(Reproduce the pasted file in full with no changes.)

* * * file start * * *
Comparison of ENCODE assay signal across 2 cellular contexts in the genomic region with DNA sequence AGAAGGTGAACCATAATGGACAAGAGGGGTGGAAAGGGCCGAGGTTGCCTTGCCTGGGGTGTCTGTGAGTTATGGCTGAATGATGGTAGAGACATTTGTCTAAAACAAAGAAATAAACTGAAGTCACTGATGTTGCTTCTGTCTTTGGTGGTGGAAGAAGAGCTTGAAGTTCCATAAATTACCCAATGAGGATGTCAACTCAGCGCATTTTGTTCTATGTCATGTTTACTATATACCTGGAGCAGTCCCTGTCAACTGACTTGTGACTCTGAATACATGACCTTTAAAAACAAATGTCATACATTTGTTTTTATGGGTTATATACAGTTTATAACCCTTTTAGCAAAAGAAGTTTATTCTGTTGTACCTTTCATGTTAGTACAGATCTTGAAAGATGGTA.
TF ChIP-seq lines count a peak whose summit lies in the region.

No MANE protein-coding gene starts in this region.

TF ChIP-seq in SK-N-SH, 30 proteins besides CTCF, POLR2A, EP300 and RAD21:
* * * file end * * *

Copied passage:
Comparison of ENCODE assay signal across 2 cellular contexts in the genomic region with DNA sequence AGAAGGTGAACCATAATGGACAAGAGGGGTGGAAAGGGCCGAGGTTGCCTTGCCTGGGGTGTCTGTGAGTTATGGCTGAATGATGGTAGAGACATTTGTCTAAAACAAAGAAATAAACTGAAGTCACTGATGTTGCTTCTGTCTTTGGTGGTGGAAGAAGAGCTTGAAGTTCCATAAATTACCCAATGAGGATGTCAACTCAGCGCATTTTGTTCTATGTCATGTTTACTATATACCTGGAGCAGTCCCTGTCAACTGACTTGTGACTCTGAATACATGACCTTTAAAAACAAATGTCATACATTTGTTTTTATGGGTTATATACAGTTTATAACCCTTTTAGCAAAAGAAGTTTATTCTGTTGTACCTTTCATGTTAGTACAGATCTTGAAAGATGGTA.
TF ChIP-seq lines count a peak whose summit lies in the region.

No MANE protein-coding gene starts in this region.

TF ChIP-seq in SK-N-SH, 30 proteins besides CTCF, POLR2A, EP300 and RAD21: